I moved to Amsterdam in November 2013. Because it was winter most of the trees had already lost their leaves. For those first few months, until spring arrived, I didn’t think of Amsterdam as a green city. Mostly I thought of it as wet and grey. But when spring did eventually unfurl, the city’s trees came to life. The buds on the branches of the tree outside our apartment started to grow. To be honest, I didn’t pay much attention to that tree for the four years we lived in that same apartment. I didn’t even take note of what species it was. It was thinly branched, especially on the side facing our building, and it didn’t have a particularly impressive crown when in full leaf. The only time I paid it any heed was if an interesting bird landed in it, like the time I spotted a treecreeper clinging to its trunk. Or, if it was windy out, I would worried about it blowing over and into our house. It didn’t blow over. It stood there, strong and tall, throughout those four years.
I don’t think of my life as having been changed much by Amsterdam. I lived there for a significant chunk of my life, but it was always a holding place, never the place I dreamed of living and putting down roots. But now that I’ve left I feel the tug of those taproots that grew unexpectedly – favourite spots, people, the way the light caught me on certain days, and yes, even that tiny apartment that was always cold and never big enough for two people. And I miss our tree, it’s steadfastness and predictability. I wonder what lives it is paying witness to now.
When we moved to Canada this summer we didn’t have much time to find a place to live. In the end we settled in Unionville because it was convenient for my husband’s work and it has a small, walkable centre. But it was also the trees that drew me. All the houses have large, old trees growing on their property. Even where older houses are being torn down, to be replaced by hideous McMansions, local laws mean that the trees have to stay.
The house that we eventually moved into has a number of trees around it, including a large tree (I haven’t yet been able to identify what kind of tree it is – Google and a copy of Trees of Ontario haven’t helped much) that casts the driveway and front lawn almost completely in shadow. When we first visited the house I immediately fell in love with that tree and I still love seeing it as we drive up our road.
The other tree I’ve grown to love is one that stands just next to the house, in the back garden (again, sorry for my lack of IDing skills!). It’s branches reach up to my office window and all through our first hot summer here, I sat at my desk with the windows wide open and the tree filtering light into the room. The tree is also visible from my chair in the lounge and we hung a bird feeder in a low branch. In the morning I would be distracted from my book by the flight and chatter of birds in the feeder (it didn’t last long though due to the raccoons trying to get their share – you can read more about that in my Zoomorphic essay). This spring we got to witness the tree in bloom. When we went away for the Easter weekend, we returned to find that all the blossoms had fallen and our lawn was completely pink.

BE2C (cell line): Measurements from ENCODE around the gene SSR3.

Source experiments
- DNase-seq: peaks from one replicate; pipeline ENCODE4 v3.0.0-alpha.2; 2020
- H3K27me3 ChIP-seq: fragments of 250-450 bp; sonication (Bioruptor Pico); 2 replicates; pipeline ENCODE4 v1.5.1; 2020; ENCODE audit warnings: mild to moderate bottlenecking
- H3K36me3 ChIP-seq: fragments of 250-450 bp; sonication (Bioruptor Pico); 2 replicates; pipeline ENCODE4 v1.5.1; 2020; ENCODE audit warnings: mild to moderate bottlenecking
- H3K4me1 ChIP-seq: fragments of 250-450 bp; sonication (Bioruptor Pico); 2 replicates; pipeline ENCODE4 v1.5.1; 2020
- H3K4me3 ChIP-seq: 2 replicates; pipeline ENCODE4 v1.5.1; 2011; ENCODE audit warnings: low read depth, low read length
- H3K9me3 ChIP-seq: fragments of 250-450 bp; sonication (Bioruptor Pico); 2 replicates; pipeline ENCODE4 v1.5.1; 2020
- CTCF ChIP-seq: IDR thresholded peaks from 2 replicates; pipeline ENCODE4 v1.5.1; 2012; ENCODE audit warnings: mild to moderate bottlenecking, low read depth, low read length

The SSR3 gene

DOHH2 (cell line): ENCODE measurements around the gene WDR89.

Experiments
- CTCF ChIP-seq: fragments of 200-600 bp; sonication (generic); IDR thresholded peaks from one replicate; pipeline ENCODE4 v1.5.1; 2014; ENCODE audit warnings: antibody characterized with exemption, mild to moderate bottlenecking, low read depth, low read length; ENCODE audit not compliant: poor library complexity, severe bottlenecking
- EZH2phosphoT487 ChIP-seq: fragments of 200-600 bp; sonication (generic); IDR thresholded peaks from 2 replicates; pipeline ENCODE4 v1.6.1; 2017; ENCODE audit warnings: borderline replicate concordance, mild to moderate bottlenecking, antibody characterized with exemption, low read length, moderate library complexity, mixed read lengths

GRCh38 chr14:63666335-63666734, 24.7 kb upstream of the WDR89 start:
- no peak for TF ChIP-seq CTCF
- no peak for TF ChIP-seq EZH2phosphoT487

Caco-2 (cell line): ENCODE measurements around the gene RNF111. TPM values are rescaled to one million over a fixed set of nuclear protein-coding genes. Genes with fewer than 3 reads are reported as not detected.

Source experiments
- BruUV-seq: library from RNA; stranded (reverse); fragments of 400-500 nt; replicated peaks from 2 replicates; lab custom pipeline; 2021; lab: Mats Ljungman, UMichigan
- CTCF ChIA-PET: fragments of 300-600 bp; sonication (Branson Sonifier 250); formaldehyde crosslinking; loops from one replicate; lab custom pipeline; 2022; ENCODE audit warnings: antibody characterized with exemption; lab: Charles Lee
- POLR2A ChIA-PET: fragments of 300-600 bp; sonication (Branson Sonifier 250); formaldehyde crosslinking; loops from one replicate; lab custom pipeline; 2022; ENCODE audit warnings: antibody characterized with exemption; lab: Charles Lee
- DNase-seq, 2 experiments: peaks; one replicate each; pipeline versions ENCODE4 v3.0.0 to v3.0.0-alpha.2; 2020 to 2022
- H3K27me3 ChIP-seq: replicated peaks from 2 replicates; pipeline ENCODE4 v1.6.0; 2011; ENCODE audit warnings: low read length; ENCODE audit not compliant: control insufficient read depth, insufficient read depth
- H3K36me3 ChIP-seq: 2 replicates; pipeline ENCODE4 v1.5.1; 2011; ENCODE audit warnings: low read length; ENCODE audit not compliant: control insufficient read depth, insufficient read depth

These are my witness trees. They have been part of my life in the different places I have lived. They have paid witness to my life.
In his essay, Sullivan writes that the witness trees of Illinois not only show us something about the ecology of the region before it was settled by Europeans, they also tell us something about the people who were already living there. Robbin Moran created a map of the vegetation of Lake County, Illinois, using surveyors’ reports:
The map strongly supports the idea of a landscape shaped by fire, with the fire-resistant oaks dominating the wooded lands and the fire-sensitive cherries and basswoods confined to areas where the topography provided fire protection.
Those witness trees pay witness to a different version of history from the one Sullivan learned in school:
We were given a vision of darkness illuminated briefly and intermittently by the writings of Marquette and Joliet, La Salle, and an assortment of other French, English, and American visitors who gave us glimpses of what was here between 1673 and about 1800. Real history began with Fort Dearborn and ended in massacre.
After the 1830s, the landscape was altered so quickly that there were no memories of the landscape to keep alive. Those who might have remembered, the Native Americans, were taken to reservations in other parts of the country, an act Sullivan compares to ‘burning down a library’. The result is that when Sullivan was writing, many people had a fixed idea of what the natural landscape should look like that had no basis in the history of the land. When plans were proposed to restore savannas to forests people asked why restorationists were so concerned with oaks – a question Sullivan likens to asking why Californians care so much about redwoods. The witness trees can tell restorationists and nature lovers the real story about the land and help to redress some of the ignorance about a place’s history.
On a much smaller scale, my witness trees tell a story about my life, a map of the different places I’ve lived. They are solitary trees, urban trees, growing alone on small patches of land or in gardens. I wonder what your witness trees say about your life?